Today I received a new map in the post. It came from SplashMaps and covered my own neck of the woods, Snowdonia South.


SplashMaps say that these aids to navigation are “Washable, Wearable, All-Weather Fabric Maps for the REAL outdoors.” That’s all well and good, but I wanted to find out if they are any good for finding your way around the hills – surely the most important function of any map aimed at walkers?

I decided to focus my comments on the practical aspects of what a map should be used for in my profession. While I’m certainly interested in any map that is weatherproof, having good readable map symbols, a useful scale, ease of taking bearings, and ease of measuring distances are far more important to me than whether I can wear the map as a scarf or put it in the washing machine.

I took it out for a wander in a sleet and rain shower onto Aran Benllyn this morning. The first snows of the winter are just touching the mountain tops, and band after band of wet stuff were coming in off the sea – a good day to test a map!

So, let’s have a good look at how the map performed with regard to the following:

  • Weatherproof Fabric
  • Scale
  • Map Symbols
  • Measuring Distance
  • Taking a bearing
  • Price
  • Overall user-friendliness

Weatherproof Fabric

As the first shower came on it was immediately obvious that the SplashMap was going to perform exactly as the manufacturers claim. Water beaded on the surface of the fabric, and continued to do so throughout my walk. The fabric also seems surprisingly tough – you’ll certainly never rip this map. And of course, should you drop it in a peat bog, you can stick it in the washing machine when you get home. Another great plus point was that once the shower passed over, the map dried in a matter of minutes.

Water beading on the map during a shower
Water beading on the map during a shower

Map Scale

For a while now I’ve been critical of the 1:40,000 scale (as also used by another well-known map maker), but I have to say that the more I use it, the more I like it. It gives you more map for your money (it is possible to have a sheet about the same size as that used by the popular 1:25,000 scale, but with the map covering a much bigger geographical area). If you can get the same level of detail on your 1:40,000 map as you do on the 1:25,000 scale, then I’m a happy hillwalker. However…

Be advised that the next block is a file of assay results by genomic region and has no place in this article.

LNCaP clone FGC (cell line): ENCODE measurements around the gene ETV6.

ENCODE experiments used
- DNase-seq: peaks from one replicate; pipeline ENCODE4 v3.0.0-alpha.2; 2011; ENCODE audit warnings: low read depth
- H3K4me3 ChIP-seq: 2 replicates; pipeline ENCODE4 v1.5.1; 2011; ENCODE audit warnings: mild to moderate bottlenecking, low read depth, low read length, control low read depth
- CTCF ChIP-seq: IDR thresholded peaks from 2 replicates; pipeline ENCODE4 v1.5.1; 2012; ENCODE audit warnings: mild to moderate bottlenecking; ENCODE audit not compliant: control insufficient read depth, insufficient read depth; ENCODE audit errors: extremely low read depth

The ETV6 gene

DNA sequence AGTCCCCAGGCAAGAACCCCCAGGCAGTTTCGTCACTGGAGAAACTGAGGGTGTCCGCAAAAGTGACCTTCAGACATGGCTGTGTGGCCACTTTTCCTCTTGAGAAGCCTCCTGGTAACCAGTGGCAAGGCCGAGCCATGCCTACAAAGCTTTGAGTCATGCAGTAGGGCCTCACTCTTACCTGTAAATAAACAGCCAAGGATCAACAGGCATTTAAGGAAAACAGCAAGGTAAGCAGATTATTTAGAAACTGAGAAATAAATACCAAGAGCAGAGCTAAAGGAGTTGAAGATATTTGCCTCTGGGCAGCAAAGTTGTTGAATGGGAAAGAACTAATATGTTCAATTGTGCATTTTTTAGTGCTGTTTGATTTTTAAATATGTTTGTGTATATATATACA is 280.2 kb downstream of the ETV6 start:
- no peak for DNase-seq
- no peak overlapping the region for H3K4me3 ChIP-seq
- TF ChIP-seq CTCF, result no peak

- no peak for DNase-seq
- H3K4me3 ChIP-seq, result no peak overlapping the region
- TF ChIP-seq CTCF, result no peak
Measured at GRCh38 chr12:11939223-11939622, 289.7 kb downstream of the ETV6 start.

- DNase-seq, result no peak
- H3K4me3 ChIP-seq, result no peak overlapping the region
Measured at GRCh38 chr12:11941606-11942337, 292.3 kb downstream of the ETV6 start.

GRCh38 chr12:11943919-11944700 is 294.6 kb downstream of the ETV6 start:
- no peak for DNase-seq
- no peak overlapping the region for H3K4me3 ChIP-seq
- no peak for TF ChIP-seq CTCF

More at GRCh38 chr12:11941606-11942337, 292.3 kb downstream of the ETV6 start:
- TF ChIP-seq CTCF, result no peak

Map Symbols

Unfortunately, a first glance at the SplashMap made me immediately think, “but where is all the detail?”. The most useful bits of detail that a map could possibly show from a walkers point of view are features such as paths and tracks, rights of way, field boundaries, buildings, contours, streams, and rocky areas. The SplashMap uses contours at 10m intervals, so it looks a bit busy at first (the competitor’s map at this scale uses 15m intervals for contours, so there are fewer of them on the map), but you soon notice that there are no field boundaries shown on the SplashMap. No buildings either, apart from in built-up areas. These are, in my opinion, absolutely essential for accurate navigation in the hills. The map does show streams and rivers, but not rocky areas, be they scree-slopes or even major mountain crags. A quick glance at the symbols key is a bit alarming if you put it side by side with those from either of the two UK major map producers. So much more useful information could have been squeezed onto these maps. The two photographs below show ALL of the symbols shown on the key.